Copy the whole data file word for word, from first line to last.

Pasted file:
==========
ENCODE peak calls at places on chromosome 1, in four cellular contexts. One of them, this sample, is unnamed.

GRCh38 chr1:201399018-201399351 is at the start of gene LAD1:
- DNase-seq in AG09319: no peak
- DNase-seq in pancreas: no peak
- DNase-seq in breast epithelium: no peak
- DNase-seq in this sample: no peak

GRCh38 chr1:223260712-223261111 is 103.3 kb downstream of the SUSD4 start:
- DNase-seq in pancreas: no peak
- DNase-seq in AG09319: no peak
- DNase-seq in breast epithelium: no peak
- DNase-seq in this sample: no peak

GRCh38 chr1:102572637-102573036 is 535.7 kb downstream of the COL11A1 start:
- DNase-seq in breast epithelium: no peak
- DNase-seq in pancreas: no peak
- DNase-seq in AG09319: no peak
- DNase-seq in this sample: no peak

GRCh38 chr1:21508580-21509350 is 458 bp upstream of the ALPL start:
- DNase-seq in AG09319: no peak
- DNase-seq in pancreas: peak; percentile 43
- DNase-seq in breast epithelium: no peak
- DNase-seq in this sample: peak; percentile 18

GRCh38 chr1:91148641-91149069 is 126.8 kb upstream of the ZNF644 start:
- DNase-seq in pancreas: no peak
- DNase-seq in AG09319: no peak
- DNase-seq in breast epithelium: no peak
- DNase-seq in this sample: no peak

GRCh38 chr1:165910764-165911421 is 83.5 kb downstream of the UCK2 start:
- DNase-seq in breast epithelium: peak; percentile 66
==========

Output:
ENCODE peak calls at places on chromosome 1, in four cellular contexts. One of them, this sample, is unnamed.

GRCh38 chr1:201399018-201399351 is at the start of gene LAD1:
- DNase-seq in AG09319: no peak
- DNase-seq in pancreas: no peak
- DNase-seq in breast epithelium: no peak
- DNase-seq in this sample: no peak

GRCh38 chr1:223260712-223261111 is 103.3 kb downstream of the SUSD4 start:
- DNase-seq in pancreas: no peak
- DNase-seq in AG09319: no peak
- DNase-seq in breast epithelium: no peak
- DNase-seq in this sample: no peak

GRCh38 chr1:102572637-102573036 is 535.7 kb downstream of the COL11A1 start:
- DNase-seq in breast epithelium: no peak
- DNase-seq in pancreas: no peak
- DNase-seq in AG09319: no peak
- DNase-seq in this sample: no peak

GRCh38 chr1:21508580-21509350 is 458 bp upstream of the ALPL start:
- DNase-seq in AG09319: no peak
- DNase-seq in pancreas: peak; percentile 43
- DNase-seq in breast epithelium: no peak
- DNase-seq in this sample: peak; percentile 18

GRCh38 chr1:91148641-91149069 is 126.8 kb upstream of the ZNF644 start:
- DNase-seq in pancreas: no peak
- DNase-seq in AG09319: no peak
- DNase-seq in breast epithelium: no peak
- DNase-seq in this sample: no peak

GRCh38 chr1:165910764-165911421 is 83.5 kb downstream of the UCK2 start:
- DNase-seq in breast epithelium: peak; percentile 66